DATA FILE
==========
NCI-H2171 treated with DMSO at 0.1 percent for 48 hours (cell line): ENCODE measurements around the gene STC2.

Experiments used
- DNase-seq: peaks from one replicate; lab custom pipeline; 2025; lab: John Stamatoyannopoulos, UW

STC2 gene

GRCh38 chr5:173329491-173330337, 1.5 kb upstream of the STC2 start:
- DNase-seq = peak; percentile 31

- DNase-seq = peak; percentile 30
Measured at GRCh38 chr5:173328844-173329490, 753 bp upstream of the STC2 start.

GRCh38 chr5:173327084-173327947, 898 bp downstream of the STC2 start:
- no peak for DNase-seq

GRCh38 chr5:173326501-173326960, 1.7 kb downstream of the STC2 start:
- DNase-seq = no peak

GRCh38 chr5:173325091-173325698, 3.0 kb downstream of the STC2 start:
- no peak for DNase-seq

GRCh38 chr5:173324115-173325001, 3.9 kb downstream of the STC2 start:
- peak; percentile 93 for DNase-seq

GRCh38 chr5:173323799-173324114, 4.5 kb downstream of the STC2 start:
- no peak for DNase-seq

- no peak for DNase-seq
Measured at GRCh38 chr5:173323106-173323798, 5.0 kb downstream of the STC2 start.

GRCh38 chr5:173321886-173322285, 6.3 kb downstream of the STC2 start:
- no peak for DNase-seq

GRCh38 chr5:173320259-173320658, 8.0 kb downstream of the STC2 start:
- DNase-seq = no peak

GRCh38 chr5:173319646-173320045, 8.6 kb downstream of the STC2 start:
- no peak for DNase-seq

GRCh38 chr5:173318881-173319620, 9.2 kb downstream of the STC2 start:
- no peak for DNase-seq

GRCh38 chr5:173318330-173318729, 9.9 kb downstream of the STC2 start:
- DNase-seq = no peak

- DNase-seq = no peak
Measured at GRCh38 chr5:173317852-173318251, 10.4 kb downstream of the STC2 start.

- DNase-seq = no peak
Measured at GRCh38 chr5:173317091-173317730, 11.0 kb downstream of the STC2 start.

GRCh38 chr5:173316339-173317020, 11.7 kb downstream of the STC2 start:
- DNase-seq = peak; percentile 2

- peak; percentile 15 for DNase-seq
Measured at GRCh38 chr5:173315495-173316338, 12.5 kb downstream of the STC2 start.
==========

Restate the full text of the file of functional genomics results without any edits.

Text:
NCI-H2171 treated with DMSO at 0.1 percent for 48 hours (cell line): ENCODE measurements around the gene STC2.

Experiments used
- DNase-seq: peaks from one replicate; lab custom pipeline; 2025; lab: John Stamatoyannopoulos, UW

STC2 gene

GRCh38 chr5:173329491-173330337, 1.5 kb upstream of the STC2 start:
- DNase-seq = peak; percentile 31

- DNase-seq = peak; percentile 30
Measured at GRCh38 chr5:173328844-173329490, 753 bp upstream of the STC2 start.

GRCh38 chr5:173327084-173327947, 898 bp downstream of the STC2 start:
- no peak for DNase-seq

GRCh38 chr5:173326501-173326960, 1.7 kb downstream of the STC2 start:
- DNase-seq = no peak

GRCh38 chr5:173325091-173325698, 3.0 kb downstream of the STC2 start:
- no peak for DNase-seq

GRCh38 chr5:173324115-173325001, 3.9 kb downstream of the STC2 start:
- peak; percentile 93 for DNase-seq

GRCh38 chr5:173323799-173324114, 4.5 kb downstream of the STC2 start:
- no peak for DNase-seq

- no peak for DNase-seq
Measured at GRCh38 chr5:173323106-173323798, 5.0 kb downstream of the STC2 start.

GRCh38 chr5:173321886-173322285, 6.3 kb downstream of the STC2 start:
- no peak for DNase-seq

GRCh38 chr5:173320259-173320658, 8.0 kb downstream of the STC2 start:
- DNase-seq = no peak

GRCh38 chr5:173319646-173320045, 8.6 kb downstream of the STC2 start:
- no peak for DNase-seq

GRCh38 chr5:173318881-173319620, 9.2 kb downstream of the STC2 start:
- no peak for DNase-seq

GRCh38 chr5:173318330-173318729, 9.9 kb downstream of the STC2 start:
- DNase-seq = no peak

- DNase-seq = no peak
Measured at GRCh38 chr5:173317852-173318251, 10.4 kb downstream of the STC2 start.

- DNase-seq = no peak
Measured at GRCh38 chr5:173317091-173317730, 11.0 kb downstream of the STC2 start.

GRCh38 chr5:173316339-173317020, 11.7 kb downstream of the STC2 start:
- DNase-seq = peak; percentile 2

- peak; percentile 15 for DNase-seq
Measured at GRCh38 chr5:173315495-173316338, 12.5 kb downstream of the STC2 start.